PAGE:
The Brewers, by defeating the Rays the next three days, could improve their chances in two different races.
Their realistic bid for the NL Central title.
And their unlikely bid to land Rays left-hander David Price.
The Brewers are among the teams to express interest in Price, according to major league sources. Their inquiry was akin to putting their "foot in the water," one source said.
The Rays, however, are still mulling whether they will even trade Price. They enter Monday's play 7-1/2 games out in the American League East and stand only a 7 percent chance of winning the division and 13.5 percent chance of reaching the postseason, according to Fangraphs.
A sweep by the Brewers leading to Thursday's non-waiver deadline at 4 p.m. ET would make those odds even steeper. Even then, the Brewers would be a long shot to land Price, particularly when the division rival Cardinals, another potential suitor for the All-Star left-hander, possess one of the deepest farm systems in baseball.
The Mariners and Dodgers also are in the mix for Price, sources say, and some within the industry believe that the Cubs will make a play for the All-Star lefty, who has a 1.88 ERA in his past 11 starts and a major-league-leading 183 strikeouts and only 21 walks on the season.
The Brewers' chances would hinge in part on owner Mark Attanasio, who often is aggressive in trying to obtain talent. The team's only two playoff appearances in the past 31 years came after Attanasio authorized general manager Doug Melvin to trade for elite starters -- CC Sabathia in the July 2008 and Zack Greinke in December 2010.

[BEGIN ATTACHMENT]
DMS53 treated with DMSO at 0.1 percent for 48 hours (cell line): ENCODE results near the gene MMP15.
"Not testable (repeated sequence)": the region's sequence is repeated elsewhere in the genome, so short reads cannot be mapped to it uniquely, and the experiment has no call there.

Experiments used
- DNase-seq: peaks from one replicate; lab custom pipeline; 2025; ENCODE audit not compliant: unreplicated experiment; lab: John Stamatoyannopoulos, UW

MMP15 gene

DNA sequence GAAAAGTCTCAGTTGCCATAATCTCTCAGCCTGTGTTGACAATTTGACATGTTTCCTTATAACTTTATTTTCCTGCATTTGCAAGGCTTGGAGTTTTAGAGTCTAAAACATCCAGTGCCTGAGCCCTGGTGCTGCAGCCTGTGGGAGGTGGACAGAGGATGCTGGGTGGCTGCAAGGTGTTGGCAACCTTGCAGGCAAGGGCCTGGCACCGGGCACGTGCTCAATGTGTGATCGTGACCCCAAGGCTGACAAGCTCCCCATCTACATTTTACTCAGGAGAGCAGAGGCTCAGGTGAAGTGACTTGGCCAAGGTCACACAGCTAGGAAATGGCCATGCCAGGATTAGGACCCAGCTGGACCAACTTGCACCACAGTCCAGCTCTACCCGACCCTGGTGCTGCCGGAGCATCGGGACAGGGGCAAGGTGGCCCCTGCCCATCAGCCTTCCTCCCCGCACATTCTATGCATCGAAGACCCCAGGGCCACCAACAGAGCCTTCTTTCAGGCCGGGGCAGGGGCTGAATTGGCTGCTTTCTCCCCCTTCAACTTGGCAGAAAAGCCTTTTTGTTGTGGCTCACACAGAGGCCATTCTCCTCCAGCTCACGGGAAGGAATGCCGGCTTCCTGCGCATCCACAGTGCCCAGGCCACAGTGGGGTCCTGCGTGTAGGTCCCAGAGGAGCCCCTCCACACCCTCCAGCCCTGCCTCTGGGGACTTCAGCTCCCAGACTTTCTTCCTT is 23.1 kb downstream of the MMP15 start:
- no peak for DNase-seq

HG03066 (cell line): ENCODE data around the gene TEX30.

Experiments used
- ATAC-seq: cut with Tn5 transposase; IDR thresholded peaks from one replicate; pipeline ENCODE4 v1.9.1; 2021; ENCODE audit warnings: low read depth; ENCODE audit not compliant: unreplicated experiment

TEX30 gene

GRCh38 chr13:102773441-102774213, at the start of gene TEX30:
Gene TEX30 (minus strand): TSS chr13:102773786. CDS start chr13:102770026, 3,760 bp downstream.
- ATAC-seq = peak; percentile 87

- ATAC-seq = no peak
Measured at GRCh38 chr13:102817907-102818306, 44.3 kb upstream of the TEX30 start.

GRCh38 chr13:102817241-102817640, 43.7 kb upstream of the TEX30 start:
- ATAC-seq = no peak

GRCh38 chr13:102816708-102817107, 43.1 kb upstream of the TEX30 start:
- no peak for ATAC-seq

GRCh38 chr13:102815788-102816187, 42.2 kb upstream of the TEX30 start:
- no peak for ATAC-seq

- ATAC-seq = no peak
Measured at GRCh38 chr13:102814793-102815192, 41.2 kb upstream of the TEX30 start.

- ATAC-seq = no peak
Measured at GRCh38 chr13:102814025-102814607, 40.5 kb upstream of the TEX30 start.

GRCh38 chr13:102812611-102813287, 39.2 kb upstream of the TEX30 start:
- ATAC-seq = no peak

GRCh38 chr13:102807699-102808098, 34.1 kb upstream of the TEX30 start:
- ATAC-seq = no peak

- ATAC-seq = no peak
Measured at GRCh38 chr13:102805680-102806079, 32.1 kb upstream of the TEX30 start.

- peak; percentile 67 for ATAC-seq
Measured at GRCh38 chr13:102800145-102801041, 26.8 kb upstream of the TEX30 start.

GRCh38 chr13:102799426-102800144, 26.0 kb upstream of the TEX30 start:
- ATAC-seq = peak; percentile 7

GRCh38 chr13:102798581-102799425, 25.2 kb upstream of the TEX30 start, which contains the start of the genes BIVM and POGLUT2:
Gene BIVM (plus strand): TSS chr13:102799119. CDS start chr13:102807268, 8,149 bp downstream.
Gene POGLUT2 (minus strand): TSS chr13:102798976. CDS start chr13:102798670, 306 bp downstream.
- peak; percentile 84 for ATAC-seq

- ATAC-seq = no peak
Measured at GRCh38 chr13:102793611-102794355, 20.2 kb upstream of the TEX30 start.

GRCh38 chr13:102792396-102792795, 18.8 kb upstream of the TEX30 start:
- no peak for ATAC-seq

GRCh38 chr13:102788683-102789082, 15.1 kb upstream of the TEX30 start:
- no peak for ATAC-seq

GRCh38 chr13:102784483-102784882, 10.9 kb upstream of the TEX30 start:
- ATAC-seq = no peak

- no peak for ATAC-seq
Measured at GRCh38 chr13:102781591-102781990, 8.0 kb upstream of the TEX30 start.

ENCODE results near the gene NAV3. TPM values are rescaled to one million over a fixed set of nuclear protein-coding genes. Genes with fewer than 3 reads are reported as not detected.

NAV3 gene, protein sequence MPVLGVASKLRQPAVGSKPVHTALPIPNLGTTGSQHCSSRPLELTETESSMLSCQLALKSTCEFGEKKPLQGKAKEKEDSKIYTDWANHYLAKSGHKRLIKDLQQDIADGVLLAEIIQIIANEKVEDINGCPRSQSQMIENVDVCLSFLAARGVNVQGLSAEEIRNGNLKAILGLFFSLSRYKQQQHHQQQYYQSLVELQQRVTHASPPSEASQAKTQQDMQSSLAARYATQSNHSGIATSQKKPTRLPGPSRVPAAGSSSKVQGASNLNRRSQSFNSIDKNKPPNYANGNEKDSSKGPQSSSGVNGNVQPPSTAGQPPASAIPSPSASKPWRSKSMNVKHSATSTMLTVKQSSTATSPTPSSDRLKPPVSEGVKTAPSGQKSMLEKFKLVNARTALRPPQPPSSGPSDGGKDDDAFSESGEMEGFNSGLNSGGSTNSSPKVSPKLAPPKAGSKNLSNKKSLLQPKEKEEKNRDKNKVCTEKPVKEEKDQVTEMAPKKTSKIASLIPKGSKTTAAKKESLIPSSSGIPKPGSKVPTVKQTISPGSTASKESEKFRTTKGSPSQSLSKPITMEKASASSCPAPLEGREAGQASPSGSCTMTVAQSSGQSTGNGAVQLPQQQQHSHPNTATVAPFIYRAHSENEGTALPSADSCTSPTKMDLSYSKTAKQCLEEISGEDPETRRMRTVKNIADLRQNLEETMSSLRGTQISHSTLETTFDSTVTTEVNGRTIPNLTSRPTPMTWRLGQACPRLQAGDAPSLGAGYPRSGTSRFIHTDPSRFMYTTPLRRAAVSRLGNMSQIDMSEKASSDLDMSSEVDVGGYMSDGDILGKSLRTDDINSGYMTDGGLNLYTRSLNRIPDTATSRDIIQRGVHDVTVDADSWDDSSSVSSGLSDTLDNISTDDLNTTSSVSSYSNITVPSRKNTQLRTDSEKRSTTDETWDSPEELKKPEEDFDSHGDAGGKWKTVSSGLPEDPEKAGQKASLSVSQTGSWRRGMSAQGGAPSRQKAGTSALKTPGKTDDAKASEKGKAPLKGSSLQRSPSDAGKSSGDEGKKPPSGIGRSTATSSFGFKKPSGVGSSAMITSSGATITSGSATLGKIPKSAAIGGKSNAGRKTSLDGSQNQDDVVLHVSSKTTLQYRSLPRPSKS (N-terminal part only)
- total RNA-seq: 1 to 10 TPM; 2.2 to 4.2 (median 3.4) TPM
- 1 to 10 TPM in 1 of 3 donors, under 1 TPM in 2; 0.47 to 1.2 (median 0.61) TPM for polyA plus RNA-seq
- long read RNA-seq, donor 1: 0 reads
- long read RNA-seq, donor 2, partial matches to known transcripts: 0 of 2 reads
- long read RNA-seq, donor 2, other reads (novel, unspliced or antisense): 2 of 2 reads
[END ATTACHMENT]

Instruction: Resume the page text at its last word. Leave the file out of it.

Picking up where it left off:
Price, 28, would give the Brewers the ace that they currently lack. And though the team's farm system is rated next-to-last in the majors by Baseball America, the organization is not devoid of prospects.
Foremost among them: Right-hander Jimmy Nelson, who has a 1.46 ERA in 111 innings at Triple-A this season and a 5.06 ERA in 16 innings in the majors. The Brewers also boast several promising position players in the Class A Florida State and Midwest leagues, including center fielder Tyrone Taylor, 20; shortstop Orlando Arcia, 19; and catcher Clint Coulter, 20.
The Rays, though, almost certainly could get players closer to the majors from other clubs. The Brewers also might determine that Price ultimately would be too expensive. His salary could jump to as much as $20 million next season in his final year of arbitration before free agency, likely reducing the number of suitors if his next team wanted to trade him this offseason.
The next three games could help determine whether trade conversations accelerate. Every team interested in Price should, at the very least, root for the Brewers to win the first two.
Price's next scheduled start is the third game against Milwaukee, Wednesday at 12:10 p.m. ET.